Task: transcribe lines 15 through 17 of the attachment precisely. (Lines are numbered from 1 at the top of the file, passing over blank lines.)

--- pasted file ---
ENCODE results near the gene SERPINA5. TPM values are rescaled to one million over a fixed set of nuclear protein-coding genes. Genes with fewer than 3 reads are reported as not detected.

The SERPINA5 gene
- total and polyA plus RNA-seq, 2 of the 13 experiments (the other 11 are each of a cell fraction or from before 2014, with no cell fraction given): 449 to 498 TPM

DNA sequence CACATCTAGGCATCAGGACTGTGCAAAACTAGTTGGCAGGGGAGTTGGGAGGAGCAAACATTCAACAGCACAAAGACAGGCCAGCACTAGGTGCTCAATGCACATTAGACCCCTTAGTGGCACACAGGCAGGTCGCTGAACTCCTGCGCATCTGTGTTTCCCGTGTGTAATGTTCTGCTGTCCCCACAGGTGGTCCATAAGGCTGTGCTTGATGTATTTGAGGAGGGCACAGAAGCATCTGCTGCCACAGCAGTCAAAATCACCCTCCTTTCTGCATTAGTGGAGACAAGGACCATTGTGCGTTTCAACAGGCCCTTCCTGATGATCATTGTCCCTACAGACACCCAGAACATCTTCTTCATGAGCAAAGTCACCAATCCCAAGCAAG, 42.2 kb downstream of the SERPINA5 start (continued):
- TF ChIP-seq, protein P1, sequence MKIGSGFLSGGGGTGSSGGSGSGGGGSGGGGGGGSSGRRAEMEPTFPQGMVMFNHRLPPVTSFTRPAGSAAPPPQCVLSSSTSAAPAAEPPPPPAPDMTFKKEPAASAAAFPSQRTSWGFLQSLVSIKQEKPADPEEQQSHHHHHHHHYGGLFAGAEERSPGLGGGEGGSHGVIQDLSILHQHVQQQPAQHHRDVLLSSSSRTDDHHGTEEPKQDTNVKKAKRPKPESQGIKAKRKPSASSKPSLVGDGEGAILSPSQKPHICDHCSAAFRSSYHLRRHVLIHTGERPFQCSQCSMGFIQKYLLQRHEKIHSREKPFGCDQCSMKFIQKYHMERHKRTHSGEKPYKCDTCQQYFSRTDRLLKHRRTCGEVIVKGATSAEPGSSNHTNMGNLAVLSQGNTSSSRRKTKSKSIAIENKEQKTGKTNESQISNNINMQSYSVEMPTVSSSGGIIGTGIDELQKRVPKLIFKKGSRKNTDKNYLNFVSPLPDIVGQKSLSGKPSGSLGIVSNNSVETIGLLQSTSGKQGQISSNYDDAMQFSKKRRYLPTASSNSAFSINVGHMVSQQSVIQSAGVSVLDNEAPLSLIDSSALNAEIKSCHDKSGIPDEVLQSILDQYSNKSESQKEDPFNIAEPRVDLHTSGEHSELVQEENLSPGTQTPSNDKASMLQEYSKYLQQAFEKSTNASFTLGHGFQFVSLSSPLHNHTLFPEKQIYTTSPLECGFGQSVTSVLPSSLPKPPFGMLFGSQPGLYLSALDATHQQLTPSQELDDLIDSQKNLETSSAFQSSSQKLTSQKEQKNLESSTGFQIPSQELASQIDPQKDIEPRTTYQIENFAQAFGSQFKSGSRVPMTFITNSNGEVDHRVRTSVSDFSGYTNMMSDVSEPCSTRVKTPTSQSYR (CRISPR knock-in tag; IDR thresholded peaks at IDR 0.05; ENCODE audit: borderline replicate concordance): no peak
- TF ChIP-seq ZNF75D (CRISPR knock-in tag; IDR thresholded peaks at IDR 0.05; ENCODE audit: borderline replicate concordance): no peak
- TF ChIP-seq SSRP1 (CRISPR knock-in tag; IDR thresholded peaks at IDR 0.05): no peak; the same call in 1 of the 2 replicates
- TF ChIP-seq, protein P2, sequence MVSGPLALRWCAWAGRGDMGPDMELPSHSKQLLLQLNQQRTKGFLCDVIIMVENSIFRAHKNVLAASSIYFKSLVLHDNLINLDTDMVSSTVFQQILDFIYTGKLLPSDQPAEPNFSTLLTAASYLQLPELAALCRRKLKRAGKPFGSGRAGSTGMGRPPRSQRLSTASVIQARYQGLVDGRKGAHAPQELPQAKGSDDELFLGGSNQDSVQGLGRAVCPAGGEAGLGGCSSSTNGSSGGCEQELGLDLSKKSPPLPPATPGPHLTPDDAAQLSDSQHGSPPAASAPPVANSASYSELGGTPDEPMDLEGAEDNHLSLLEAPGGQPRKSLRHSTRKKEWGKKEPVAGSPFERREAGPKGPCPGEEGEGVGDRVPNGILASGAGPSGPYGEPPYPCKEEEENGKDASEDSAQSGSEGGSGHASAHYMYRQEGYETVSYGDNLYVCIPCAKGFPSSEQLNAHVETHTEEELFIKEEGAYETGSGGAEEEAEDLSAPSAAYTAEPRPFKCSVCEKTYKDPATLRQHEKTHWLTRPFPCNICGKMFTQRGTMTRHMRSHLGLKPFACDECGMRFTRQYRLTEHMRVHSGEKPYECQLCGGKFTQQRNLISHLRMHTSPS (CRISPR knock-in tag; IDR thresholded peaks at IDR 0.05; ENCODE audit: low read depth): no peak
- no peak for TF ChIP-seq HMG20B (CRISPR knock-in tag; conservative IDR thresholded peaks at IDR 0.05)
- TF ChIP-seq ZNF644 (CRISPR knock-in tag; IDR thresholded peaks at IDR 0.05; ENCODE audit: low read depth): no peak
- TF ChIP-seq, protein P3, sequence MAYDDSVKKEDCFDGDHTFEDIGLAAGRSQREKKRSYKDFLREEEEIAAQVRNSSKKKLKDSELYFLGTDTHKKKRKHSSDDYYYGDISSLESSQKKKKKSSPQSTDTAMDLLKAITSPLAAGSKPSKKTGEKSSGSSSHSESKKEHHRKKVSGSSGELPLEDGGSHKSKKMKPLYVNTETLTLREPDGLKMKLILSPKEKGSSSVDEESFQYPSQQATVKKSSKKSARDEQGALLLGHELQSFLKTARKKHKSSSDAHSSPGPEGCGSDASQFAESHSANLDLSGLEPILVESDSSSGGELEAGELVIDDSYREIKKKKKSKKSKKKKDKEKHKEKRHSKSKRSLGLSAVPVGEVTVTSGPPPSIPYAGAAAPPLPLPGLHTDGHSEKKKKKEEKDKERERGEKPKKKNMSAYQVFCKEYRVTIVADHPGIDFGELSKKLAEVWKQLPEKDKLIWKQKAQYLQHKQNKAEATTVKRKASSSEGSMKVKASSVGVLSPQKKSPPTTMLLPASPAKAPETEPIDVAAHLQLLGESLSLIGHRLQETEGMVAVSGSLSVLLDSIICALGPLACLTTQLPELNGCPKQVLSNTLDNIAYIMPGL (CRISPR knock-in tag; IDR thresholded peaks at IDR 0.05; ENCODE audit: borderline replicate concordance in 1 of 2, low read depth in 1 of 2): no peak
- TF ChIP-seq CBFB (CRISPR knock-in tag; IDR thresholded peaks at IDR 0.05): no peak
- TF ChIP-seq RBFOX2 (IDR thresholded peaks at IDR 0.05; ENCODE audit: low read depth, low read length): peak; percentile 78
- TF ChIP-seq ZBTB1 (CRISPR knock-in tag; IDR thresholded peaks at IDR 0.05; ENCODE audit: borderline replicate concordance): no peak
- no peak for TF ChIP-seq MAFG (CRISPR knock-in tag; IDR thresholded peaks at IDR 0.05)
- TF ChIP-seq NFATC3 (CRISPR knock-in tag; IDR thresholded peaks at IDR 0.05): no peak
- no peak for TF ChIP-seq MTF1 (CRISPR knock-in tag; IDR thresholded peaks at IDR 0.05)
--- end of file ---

- no peak for TF ChIP-seq MAFG (CRISPR knock-in tag; IDR thresholded peaks at IDR 0.05)
- TF ChIP-seq NFATC3 (CRISPR knock-in tag; IDR thresholded peaks at IDR 0.05): no peak
- no peak for TF ChIP-seq MTF1 (CRISPR knock-in tag; IDR thresholded peaks at IDR 0.05)